VANCOUVER – British Columbia Premier Christy Clark says a diesel spill in the waters off the Great Bear Rainforest is a prime example of the federal government’s inadequate commitment to disaster cleanup on Canada’s West Coast.
Clark made the statement Friday as clean-up efforts continue along the central coast after a tug pushing a fuel barge ran aground and sank Thursday.
“I have argued for five years now since I became premier that the spill response that we had on our coast is totally inadequate, not just for what some people argue should come if pipelines come from Alberta,” she said in Vancouver. “It’s not adequate for what we have now going up and down our coast.”
The barge was empty but the tug began leaking fuel, raising concerns among the nearby Heiltsuk First Nation that the diesel could contaminate area clam beds and fishing grounds that are of cultural, economic and spiritual significance.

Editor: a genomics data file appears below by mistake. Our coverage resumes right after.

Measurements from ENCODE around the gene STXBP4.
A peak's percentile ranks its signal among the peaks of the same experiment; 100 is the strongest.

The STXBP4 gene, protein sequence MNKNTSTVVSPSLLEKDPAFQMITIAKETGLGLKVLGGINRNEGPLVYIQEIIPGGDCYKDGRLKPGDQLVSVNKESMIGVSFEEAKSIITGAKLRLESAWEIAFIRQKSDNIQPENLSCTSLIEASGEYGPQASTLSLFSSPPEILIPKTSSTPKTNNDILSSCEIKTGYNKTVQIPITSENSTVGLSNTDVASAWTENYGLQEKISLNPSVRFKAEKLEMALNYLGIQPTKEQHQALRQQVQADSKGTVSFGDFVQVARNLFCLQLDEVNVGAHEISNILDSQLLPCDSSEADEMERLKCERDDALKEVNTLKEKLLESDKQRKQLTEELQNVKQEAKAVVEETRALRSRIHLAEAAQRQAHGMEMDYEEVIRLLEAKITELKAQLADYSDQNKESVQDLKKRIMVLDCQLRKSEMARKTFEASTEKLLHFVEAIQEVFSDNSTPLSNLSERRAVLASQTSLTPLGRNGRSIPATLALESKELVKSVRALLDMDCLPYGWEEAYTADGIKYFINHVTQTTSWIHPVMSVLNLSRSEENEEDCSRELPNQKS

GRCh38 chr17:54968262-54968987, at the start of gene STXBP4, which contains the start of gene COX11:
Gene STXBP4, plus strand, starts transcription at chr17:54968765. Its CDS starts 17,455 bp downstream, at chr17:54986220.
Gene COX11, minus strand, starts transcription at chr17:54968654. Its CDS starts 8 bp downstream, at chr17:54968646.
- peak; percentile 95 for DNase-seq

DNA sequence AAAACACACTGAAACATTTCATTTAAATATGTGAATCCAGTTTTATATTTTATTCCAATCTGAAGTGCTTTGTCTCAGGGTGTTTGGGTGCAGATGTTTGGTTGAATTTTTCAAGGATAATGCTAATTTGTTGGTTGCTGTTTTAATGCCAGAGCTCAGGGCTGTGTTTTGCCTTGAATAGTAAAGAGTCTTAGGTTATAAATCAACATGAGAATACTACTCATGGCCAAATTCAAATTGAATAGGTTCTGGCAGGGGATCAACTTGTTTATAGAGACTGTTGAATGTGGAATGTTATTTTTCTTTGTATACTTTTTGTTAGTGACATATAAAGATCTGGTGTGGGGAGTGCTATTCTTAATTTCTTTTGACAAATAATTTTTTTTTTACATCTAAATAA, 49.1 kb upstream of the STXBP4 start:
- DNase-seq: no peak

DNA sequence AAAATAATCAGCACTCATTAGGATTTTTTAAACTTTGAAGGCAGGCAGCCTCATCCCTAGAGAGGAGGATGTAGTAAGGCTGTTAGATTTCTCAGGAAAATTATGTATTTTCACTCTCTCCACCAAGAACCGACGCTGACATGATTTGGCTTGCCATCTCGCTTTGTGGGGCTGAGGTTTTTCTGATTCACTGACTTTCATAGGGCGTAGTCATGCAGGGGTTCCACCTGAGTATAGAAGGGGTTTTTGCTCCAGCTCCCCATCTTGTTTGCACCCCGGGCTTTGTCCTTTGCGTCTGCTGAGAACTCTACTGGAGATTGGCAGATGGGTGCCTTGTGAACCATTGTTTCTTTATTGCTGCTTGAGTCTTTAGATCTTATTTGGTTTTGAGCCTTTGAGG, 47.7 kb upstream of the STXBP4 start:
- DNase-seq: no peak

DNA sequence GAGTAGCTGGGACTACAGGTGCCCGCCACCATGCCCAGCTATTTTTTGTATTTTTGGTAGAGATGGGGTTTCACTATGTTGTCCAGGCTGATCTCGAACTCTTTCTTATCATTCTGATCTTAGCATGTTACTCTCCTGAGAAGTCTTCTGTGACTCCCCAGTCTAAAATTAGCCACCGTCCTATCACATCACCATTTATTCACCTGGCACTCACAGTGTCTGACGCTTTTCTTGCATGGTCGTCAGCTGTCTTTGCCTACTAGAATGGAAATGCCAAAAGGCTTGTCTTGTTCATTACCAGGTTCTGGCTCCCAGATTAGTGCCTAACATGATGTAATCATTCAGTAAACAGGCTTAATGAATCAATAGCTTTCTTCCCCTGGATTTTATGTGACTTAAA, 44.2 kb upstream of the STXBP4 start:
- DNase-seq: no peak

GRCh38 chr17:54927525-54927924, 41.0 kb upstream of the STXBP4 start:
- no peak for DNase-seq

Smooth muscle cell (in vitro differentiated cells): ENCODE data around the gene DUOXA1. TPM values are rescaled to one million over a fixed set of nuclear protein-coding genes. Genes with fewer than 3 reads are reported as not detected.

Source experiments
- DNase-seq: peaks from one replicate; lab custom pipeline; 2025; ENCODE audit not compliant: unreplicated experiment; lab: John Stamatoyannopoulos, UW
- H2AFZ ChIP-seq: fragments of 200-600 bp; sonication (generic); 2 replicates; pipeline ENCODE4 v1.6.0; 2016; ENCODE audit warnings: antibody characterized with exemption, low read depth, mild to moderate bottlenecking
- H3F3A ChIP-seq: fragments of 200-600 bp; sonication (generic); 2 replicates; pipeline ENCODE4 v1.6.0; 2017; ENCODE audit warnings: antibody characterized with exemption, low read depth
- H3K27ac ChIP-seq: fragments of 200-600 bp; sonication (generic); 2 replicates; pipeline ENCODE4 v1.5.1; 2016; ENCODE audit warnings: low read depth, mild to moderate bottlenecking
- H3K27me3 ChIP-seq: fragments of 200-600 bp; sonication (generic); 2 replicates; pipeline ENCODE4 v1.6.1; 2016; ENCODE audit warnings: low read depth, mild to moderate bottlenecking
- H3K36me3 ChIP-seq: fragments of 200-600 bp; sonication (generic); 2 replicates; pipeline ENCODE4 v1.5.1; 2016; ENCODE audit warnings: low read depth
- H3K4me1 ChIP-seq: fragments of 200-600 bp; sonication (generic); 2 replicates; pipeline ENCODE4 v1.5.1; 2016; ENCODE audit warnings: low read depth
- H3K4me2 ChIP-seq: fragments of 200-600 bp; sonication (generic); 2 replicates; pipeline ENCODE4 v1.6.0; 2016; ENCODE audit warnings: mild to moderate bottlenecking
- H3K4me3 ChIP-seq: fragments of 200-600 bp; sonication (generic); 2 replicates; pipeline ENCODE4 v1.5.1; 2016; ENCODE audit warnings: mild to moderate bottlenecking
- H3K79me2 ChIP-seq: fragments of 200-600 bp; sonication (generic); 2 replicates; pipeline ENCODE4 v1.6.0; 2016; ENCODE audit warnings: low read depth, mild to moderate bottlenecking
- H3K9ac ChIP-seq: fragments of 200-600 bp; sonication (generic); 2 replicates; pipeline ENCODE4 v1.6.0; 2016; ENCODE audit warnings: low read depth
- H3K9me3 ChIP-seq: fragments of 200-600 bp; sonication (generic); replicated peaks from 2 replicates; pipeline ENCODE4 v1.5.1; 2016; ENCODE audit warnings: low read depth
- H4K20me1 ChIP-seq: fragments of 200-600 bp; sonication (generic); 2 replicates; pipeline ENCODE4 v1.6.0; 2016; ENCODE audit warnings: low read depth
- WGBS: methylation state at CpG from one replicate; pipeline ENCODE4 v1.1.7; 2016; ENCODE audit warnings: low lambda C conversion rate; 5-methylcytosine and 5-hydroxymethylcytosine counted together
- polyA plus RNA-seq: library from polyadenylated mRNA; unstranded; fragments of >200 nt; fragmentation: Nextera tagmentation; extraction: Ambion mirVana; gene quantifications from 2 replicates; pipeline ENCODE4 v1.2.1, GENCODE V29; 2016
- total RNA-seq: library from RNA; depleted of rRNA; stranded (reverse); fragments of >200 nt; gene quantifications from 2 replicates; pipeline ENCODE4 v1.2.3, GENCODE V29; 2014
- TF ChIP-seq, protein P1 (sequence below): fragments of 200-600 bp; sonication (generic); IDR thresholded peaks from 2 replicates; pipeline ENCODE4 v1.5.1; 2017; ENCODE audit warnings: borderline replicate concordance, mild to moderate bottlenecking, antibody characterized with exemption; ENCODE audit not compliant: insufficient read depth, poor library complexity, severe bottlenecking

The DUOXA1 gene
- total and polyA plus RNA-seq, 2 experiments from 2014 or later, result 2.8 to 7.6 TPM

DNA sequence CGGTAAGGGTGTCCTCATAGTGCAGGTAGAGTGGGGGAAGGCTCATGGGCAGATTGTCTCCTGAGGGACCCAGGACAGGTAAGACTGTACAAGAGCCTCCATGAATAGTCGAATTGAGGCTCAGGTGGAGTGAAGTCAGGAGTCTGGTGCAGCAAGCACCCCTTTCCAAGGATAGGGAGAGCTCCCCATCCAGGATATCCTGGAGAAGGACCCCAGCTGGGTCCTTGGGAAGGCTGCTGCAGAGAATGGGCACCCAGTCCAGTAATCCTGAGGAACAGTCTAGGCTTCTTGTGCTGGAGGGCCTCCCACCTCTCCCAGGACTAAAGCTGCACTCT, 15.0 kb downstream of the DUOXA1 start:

The premier said B.C. needs an increased coast guard presence on the West Coast, which has been relegated to second place for decades by federal governments who have been upgrading spill response equipment on the East Coast.
The premier said its time for spill response to change on the West Coast.
“We need an increased coast guard presence and British Columbia has been cheated by the federal government for decades now when they’ve been spending money on the East Coast in terms of coast guard but not spending it on the West Coast,.” Clark said.
The coast guard says the 30-metre Nathan E. Stewart, which is registered in the United States, and the fuel barge it was pushing ran around early Thursday morning in Seaforth Channel on the central coast.